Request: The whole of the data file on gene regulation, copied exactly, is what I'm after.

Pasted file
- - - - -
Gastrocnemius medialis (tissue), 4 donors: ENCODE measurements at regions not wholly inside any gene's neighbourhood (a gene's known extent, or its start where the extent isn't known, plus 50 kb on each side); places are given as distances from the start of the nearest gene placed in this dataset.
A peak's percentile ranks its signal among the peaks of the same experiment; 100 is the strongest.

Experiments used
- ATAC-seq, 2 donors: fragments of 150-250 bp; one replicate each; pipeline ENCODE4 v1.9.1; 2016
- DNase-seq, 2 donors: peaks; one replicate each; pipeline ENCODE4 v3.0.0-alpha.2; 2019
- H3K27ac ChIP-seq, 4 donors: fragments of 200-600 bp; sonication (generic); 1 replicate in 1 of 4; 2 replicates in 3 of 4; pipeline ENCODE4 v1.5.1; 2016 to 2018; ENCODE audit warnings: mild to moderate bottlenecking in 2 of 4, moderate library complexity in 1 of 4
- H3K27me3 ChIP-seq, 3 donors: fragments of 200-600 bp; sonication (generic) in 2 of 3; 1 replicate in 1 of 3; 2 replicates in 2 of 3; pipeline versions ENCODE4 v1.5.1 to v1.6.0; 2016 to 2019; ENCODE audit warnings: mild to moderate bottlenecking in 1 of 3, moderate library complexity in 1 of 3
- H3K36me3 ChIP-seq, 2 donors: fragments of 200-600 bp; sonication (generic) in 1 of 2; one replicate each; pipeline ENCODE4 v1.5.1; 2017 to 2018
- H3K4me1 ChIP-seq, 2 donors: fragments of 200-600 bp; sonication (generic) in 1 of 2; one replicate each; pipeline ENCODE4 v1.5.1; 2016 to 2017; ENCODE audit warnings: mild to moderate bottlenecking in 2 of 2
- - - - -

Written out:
Gastrocnemius medialis (tissue), 4 donors: ENCODE measurements at regions not wholly inside any gene's neighbourhood (a gene's known extent, or its start where the extent isn't known, plus 50 kb on each side); places are given as distances from the start of the nearest gene placed in this dataset.
A peak's percentile ranks its signal among the peaks of the same experiment; 100 is the strongest.

Experiments used
- ATAC-seq, 2 donors: fragments of 150-250 bp; one replicate each; pipeline ENCODE4 v1.9.1; 2016
- DNase-seq, 2 donors: peaks; one replicate each; pipeline ENCODE4 v3.0.0-alpha.2; 2019
- H3K27ac ChIP-seq, 4 donors: fragments of 200-600 bp; sonication (generic); 1 replicate in 1 of 4; 2 replicates in 3 of 4; pipeline ENCODE4 v1.5.1; 2016 to 2018; ENCODE audit warnings: mild to moderate bottlenecking in 2 of 4, moderate library complexity in 1 of 4
- H3K27me3 ChIP-seq, 3 donors: fragments of 200-600 bp; sonication (generic) in 2 of 3; 1 replicate in 1 of 3; 2 replicates in 2 of 3; pipeline versions ENCODE4 v1.5.1 to v1.6.0; 2016 to 2019; ENCODE audit warnings: mild to moderate bottlenecking in 1 of 3, moderate library complexity in 1 of 3
- H3K36me3 ChIP-seq, 2 donors: fragments of 200-600 bp; sonication (generic) in 1 of 2; one replicate each; pipeline ENCODE4 v1.5.1; 2017 to 2018
- H3K4me1 ChIP-seq, 2 donors: fragments of 200-600 bp; sonication (generic) in 1 of 2; one replicate each; pipeline ENCODE4 v1.5.1; 2016 to 2017; ENCODE audit warnings: mild to moderate bottlenecking in 2 of 2